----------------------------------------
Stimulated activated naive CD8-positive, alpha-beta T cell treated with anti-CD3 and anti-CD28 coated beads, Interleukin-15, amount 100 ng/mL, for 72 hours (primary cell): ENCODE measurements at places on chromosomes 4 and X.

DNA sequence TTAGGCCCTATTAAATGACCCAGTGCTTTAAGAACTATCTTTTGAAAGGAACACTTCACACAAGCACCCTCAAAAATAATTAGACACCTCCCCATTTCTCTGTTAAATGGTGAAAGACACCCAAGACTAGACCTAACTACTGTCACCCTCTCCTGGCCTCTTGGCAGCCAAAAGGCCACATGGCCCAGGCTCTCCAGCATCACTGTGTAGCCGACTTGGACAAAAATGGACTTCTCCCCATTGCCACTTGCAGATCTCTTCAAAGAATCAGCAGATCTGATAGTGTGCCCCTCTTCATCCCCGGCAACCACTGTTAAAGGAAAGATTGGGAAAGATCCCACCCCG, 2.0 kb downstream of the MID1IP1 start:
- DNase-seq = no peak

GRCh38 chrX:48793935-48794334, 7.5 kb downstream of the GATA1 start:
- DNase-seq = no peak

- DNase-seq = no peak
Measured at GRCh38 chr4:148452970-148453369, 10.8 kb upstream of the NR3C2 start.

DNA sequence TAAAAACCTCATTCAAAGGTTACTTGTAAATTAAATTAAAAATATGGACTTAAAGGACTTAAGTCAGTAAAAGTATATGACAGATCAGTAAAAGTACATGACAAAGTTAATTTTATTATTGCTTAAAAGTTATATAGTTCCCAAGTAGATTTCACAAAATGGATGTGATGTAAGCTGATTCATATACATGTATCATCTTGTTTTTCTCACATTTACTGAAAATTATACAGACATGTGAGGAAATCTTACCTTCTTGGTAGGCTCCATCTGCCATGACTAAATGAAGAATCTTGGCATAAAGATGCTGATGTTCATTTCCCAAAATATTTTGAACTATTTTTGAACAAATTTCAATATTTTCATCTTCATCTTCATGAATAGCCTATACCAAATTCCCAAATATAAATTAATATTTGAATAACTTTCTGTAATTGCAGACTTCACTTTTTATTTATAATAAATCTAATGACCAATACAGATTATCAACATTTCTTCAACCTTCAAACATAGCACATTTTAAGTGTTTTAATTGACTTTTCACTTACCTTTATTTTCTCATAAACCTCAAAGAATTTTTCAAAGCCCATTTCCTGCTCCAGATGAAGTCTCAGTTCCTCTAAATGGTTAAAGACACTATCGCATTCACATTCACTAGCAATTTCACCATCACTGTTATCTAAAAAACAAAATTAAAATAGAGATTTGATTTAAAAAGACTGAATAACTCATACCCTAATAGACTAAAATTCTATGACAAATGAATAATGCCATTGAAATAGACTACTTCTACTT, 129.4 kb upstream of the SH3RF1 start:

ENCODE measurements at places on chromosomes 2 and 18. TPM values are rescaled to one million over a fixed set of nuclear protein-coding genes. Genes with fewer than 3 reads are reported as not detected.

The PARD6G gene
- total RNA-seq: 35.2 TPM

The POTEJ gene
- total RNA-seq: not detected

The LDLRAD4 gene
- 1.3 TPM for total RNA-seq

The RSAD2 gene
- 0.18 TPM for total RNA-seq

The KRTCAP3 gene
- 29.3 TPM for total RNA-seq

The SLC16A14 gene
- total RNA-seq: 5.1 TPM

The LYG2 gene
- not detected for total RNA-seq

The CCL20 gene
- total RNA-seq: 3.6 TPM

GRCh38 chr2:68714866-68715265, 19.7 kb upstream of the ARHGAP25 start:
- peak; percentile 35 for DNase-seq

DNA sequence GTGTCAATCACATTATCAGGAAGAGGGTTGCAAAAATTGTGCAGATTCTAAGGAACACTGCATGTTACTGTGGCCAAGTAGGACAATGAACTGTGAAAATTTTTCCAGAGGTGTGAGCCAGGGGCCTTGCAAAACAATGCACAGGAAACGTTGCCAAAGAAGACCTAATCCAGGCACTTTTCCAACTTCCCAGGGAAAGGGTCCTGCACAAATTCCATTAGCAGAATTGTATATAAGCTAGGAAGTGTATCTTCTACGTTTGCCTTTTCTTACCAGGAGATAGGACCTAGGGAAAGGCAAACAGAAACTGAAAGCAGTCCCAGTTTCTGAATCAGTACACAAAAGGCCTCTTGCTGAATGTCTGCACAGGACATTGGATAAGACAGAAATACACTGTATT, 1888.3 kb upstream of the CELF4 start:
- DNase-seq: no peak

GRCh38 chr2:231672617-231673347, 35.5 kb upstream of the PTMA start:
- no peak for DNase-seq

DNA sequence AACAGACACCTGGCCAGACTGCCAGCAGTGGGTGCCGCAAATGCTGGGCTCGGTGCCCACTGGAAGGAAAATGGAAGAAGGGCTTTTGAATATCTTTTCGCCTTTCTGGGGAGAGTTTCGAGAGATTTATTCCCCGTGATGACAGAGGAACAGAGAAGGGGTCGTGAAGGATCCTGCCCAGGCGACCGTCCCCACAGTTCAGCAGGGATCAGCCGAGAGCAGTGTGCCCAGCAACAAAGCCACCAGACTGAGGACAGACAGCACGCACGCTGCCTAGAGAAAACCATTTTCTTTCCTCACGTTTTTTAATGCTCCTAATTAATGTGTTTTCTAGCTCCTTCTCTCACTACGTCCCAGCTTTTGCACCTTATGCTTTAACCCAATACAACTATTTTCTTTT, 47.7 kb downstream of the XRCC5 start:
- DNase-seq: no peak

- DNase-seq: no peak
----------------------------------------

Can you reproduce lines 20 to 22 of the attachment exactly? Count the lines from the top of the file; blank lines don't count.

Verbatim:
The SLC16A14 gene
- total RNA-seq: 5.1 TPM

The LYG2 gene